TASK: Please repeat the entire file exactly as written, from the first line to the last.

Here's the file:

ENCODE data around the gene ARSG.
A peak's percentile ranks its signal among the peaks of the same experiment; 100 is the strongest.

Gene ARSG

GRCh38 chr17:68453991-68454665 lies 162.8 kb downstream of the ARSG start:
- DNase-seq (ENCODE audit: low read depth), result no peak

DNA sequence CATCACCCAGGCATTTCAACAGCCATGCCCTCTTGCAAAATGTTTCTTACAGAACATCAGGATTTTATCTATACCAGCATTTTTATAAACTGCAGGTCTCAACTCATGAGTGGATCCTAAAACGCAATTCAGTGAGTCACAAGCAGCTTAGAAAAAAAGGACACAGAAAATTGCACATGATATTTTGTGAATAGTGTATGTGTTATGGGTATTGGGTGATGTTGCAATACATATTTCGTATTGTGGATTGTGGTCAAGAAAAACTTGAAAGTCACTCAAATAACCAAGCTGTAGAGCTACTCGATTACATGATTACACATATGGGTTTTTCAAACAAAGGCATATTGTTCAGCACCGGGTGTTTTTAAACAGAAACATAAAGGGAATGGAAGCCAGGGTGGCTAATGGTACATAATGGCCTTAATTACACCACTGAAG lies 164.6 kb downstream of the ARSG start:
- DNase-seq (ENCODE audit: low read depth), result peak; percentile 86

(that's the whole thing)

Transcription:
ENCODE data around the gene ARSG.
A peak's percentile ranks its signal among the peaks of the same experiment; 100 is the strongest.

Gene ARSG

GRCh38 chr17:68453991-68454665 lies 162.8 kb downstream of the ARSG start:
- DNase-seq (ENCODE audit: low read depth), result no peak

DNA sequence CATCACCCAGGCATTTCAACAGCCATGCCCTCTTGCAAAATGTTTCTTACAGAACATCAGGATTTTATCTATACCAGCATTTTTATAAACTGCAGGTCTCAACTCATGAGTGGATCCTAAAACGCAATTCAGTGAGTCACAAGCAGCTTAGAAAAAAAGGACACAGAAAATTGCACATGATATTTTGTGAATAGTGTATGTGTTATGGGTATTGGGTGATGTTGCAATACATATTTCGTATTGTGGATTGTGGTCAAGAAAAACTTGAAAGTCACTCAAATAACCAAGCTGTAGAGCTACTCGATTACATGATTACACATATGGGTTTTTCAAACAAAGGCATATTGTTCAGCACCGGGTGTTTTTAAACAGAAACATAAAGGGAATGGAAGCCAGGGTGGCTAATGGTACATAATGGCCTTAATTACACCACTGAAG lies 164.6 kb downstream of the ARSG start:
- DNase-seq (ENCODE audit: low read depth), result peak; percentile 86